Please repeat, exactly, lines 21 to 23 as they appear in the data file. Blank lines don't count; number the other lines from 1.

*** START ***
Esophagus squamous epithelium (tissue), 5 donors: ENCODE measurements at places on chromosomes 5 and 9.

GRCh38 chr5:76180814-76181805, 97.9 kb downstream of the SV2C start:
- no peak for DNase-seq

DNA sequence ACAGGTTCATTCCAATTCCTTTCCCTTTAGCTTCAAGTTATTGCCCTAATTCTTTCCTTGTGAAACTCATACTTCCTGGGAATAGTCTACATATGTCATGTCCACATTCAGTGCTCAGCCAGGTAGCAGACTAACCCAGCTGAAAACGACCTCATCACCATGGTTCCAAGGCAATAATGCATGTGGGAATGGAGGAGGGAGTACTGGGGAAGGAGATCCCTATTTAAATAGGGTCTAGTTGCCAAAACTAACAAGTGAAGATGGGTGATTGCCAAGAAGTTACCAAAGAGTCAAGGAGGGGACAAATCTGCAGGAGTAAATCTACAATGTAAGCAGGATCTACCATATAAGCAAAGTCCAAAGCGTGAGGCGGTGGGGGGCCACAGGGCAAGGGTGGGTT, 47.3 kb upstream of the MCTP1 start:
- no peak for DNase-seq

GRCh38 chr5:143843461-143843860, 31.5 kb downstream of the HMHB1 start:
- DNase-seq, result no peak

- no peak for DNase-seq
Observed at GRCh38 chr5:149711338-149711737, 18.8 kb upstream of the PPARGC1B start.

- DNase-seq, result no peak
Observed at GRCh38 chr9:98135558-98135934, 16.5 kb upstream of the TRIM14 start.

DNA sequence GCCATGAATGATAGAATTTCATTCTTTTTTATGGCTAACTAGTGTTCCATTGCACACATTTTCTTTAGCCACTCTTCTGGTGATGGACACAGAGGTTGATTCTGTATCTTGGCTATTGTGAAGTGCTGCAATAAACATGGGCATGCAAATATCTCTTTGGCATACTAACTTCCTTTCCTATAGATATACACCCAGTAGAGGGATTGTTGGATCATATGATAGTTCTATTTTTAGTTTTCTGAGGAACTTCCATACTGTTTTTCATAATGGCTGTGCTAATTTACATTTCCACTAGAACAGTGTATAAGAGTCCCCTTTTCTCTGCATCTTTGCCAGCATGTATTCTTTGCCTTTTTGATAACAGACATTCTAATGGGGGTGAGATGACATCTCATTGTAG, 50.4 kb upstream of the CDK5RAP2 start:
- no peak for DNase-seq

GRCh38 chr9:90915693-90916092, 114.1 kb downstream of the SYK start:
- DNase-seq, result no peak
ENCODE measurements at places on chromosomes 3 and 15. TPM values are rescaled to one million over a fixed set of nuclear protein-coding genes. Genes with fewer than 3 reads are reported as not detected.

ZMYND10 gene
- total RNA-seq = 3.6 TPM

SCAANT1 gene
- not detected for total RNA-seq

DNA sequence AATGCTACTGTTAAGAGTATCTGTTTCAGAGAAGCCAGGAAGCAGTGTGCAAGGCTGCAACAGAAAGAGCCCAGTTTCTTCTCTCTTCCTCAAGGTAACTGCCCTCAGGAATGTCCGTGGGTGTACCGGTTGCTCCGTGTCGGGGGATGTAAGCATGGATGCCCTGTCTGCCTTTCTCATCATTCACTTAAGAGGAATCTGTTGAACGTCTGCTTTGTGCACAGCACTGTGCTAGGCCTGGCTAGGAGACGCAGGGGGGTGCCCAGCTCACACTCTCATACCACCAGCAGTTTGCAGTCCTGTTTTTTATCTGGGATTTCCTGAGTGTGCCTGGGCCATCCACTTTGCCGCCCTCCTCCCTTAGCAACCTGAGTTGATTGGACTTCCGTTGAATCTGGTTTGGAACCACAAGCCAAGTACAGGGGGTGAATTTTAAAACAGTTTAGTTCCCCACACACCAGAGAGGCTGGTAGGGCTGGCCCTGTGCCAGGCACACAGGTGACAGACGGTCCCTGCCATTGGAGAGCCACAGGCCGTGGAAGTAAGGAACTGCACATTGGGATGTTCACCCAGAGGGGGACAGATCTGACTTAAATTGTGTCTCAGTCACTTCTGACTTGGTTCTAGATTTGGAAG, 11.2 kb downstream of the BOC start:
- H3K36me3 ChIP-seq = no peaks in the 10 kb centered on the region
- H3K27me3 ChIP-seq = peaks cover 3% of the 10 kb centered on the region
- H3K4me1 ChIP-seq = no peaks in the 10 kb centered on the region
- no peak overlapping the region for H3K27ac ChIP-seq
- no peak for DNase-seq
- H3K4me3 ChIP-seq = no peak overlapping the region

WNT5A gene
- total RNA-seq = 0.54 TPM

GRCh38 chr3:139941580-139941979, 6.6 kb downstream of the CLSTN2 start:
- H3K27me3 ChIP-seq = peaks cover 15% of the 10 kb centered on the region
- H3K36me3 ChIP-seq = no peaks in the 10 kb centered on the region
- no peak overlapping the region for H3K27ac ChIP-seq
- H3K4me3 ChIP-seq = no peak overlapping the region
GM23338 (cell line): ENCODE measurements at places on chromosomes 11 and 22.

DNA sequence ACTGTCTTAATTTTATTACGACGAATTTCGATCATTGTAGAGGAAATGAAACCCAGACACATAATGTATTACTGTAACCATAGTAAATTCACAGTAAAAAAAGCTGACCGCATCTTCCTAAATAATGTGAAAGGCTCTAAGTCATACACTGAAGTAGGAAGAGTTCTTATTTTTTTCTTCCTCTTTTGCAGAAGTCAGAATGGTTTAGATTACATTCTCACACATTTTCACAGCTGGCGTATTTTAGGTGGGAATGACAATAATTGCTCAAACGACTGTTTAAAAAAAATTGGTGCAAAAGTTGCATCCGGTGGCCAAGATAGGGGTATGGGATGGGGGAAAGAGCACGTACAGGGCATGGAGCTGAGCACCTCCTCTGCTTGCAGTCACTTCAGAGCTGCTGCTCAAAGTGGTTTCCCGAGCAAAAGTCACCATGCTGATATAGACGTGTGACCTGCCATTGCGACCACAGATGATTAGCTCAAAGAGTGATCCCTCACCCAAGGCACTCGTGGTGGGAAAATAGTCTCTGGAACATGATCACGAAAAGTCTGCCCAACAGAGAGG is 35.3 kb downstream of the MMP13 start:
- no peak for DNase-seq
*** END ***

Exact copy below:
DNA sequence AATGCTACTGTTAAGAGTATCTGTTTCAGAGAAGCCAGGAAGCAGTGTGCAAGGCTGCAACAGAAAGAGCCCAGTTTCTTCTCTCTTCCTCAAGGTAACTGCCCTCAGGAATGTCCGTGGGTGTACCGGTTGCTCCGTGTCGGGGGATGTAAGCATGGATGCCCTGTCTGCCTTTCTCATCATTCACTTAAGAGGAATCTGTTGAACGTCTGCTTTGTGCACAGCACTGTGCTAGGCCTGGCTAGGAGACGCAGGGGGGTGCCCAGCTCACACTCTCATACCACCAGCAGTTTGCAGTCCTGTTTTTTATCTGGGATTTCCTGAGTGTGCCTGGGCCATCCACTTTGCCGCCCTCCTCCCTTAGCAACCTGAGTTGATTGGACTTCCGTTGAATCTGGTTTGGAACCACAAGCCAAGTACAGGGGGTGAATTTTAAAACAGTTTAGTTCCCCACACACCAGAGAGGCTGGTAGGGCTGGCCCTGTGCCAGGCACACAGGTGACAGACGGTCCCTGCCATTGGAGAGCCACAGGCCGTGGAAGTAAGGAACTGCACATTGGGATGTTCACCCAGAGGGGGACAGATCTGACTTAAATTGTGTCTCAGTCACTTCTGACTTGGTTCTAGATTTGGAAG, 11.2 kb downstream of the BOC start:
- H3K36me3 ChIP-seq = no peaks in the 10 kb centered on the region
- H3K27me3 ChIP-seq = peaks cover 3% of the 10 kb centered on the region